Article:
In her weekly column, Associated Press reporter Melinda Deslatte really captured the circular nature of the Legislature's never-ending debate over how to control the growing cost of the immensely popular TOPS college scholarships. Lawmakers have done little, she explained, because they haven't reckoned with the fundamental question of what the program's main priority should be.
Should it focus on need or merit? Should it aim to keep the best students in state, or prioritize helping those who might otherwise not get a chance at a college education? In times of economic duress, should the state cut awards across the board, as it did last year when lawmakers failed to fully fund the program for the first time, or should it allocate the money more strategically?
That the Legislature has never come up with firm answers is evident in a long trail of laws that were proposed but never passed, even as the price of the program grew.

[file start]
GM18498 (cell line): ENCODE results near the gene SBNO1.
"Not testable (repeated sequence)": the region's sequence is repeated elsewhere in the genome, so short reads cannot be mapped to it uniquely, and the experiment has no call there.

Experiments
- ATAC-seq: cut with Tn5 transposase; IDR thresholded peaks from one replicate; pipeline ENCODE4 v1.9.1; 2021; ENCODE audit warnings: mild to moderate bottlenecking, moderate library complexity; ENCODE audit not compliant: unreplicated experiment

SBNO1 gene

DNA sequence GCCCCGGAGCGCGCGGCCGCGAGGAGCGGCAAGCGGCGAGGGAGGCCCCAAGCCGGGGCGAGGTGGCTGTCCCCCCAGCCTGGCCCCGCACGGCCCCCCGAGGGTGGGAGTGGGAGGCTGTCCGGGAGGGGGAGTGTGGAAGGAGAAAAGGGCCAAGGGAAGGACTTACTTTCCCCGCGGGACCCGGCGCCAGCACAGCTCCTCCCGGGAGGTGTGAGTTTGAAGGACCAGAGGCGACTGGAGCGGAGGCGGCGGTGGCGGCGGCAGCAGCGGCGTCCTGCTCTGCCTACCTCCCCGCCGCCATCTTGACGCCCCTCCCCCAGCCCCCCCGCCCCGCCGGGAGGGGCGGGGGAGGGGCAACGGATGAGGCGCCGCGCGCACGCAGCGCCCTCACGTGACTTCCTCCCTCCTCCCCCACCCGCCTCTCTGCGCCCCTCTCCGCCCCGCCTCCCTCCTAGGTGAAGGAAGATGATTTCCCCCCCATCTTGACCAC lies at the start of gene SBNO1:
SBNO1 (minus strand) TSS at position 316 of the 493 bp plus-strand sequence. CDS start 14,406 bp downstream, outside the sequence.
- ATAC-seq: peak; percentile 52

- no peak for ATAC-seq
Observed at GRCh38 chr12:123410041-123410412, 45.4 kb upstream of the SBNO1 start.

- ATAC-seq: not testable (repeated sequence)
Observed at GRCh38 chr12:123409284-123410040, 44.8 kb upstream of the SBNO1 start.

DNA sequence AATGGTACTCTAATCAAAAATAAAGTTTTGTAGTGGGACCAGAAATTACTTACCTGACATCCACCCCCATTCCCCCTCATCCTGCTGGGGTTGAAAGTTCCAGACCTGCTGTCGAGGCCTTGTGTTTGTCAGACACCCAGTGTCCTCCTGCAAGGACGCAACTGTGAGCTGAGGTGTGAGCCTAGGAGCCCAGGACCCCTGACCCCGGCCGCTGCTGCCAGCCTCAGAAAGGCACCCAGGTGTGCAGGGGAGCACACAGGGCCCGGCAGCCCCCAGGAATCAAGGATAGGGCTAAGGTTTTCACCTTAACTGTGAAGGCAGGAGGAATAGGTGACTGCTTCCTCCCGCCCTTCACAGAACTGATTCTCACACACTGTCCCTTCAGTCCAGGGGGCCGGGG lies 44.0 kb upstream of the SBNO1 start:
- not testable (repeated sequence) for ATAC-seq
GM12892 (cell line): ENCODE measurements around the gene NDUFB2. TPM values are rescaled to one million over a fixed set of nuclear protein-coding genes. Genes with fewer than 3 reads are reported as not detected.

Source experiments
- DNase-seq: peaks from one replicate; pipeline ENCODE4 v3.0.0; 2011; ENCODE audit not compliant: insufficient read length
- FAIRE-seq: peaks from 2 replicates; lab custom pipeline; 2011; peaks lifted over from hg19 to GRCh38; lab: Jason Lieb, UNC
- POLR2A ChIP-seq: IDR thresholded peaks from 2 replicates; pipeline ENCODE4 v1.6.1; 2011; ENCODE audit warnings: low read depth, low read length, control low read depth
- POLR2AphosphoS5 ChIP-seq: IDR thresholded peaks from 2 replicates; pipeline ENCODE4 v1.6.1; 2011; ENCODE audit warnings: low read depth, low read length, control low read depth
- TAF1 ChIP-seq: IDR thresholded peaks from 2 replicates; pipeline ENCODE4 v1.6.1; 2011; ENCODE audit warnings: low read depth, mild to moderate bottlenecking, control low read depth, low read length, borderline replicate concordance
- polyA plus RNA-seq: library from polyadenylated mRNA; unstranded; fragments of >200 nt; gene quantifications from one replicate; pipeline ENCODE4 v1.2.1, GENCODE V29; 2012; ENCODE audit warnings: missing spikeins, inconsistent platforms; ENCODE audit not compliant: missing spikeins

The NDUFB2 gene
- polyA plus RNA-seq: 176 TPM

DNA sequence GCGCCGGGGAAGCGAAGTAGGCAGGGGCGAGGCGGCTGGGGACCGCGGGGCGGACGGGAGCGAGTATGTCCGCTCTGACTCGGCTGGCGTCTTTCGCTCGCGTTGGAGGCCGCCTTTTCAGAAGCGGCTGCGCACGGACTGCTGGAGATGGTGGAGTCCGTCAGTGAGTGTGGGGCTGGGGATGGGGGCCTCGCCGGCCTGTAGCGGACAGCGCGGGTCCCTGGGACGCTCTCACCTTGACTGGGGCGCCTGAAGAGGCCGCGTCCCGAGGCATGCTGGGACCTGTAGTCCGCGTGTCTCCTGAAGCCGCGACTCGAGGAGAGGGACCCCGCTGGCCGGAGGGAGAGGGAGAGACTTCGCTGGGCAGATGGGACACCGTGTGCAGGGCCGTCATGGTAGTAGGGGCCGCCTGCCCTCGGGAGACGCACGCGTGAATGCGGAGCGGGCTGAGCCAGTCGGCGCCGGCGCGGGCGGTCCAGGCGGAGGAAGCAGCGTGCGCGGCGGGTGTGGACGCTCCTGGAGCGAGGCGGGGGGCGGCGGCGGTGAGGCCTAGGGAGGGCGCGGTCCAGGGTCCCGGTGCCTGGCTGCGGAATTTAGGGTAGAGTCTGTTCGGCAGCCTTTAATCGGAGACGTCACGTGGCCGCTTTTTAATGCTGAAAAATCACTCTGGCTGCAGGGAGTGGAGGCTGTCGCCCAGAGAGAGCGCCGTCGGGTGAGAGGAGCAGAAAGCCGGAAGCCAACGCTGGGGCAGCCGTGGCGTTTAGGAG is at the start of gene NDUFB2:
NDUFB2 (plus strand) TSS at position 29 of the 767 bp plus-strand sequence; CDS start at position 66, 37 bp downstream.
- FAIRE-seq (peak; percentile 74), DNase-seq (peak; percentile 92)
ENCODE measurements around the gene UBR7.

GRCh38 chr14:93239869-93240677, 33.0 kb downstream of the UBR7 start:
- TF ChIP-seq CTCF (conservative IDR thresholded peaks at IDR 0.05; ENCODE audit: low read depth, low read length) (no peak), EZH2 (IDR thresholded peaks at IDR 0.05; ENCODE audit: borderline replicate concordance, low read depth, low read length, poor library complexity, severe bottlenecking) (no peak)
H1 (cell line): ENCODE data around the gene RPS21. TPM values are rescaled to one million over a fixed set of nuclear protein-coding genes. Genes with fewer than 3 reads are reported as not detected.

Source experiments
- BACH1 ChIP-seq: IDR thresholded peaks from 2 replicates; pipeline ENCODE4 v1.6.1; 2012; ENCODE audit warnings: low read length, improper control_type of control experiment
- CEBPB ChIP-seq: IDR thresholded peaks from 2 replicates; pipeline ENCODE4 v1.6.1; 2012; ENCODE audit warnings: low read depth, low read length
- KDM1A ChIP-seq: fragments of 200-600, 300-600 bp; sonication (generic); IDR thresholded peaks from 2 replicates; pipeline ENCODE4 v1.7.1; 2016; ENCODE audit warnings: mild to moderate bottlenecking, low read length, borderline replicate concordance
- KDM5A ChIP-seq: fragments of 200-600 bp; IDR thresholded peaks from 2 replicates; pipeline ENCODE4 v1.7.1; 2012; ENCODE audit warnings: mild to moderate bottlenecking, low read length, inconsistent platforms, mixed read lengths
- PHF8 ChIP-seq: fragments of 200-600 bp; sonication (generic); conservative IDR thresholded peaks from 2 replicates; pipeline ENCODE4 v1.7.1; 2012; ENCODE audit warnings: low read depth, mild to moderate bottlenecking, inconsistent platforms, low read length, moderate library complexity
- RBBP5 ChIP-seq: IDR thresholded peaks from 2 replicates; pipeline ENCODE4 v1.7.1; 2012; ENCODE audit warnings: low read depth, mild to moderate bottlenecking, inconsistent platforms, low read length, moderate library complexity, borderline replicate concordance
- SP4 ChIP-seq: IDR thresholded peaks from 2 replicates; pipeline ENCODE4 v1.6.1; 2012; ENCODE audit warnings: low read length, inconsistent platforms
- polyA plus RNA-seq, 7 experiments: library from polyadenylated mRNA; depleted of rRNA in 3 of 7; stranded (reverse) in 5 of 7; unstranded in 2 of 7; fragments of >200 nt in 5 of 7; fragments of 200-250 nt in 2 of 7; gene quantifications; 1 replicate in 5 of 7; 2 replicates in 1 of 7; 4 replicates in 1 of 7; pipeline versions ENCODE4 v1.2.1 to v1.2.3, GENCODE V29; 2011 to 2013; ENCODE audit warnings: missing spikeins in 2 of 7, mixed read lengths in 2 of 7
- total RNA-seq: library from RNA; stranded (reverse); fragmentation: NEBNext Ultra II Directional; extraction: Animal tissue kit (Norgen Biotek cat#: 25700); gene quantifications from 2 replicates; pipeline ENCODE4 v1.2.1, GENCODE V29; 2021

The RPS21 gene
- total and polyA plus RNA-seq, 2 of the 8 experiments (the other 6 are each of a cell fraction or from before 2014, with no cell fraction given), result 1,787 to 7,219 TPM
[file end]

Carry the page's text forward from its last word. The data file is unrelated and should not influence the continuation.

BATON ROUGE, La. (AP) — Louisiana lawmakers appear caught in a near-perpetual loop, repeated…
Now lawmakers are trying a different approach. Earlier this year the Legislature commissioned a ten-member study group, which met last week for the first time under the leadership of Senate Education Committee Chairman Blade Morrish, a Jennings Republican.
Deslatte ended her piece by questioning whether, even with the task force's ultimate recommendations in hand, lawmakers will manage to agree on any particular direction. At the meeting, though, Morrish raised doubts over whether the study group will even be able to present a united front.
“There could be multiple pieces of legislation that come out of here that are in direct conflict to one another,” said Morrish, according to WAFB.
In other words, never mind the new setting. This is the same old conversation.
Now that the wicked weather has passed, Louisiana this week shifts focus to the financial st…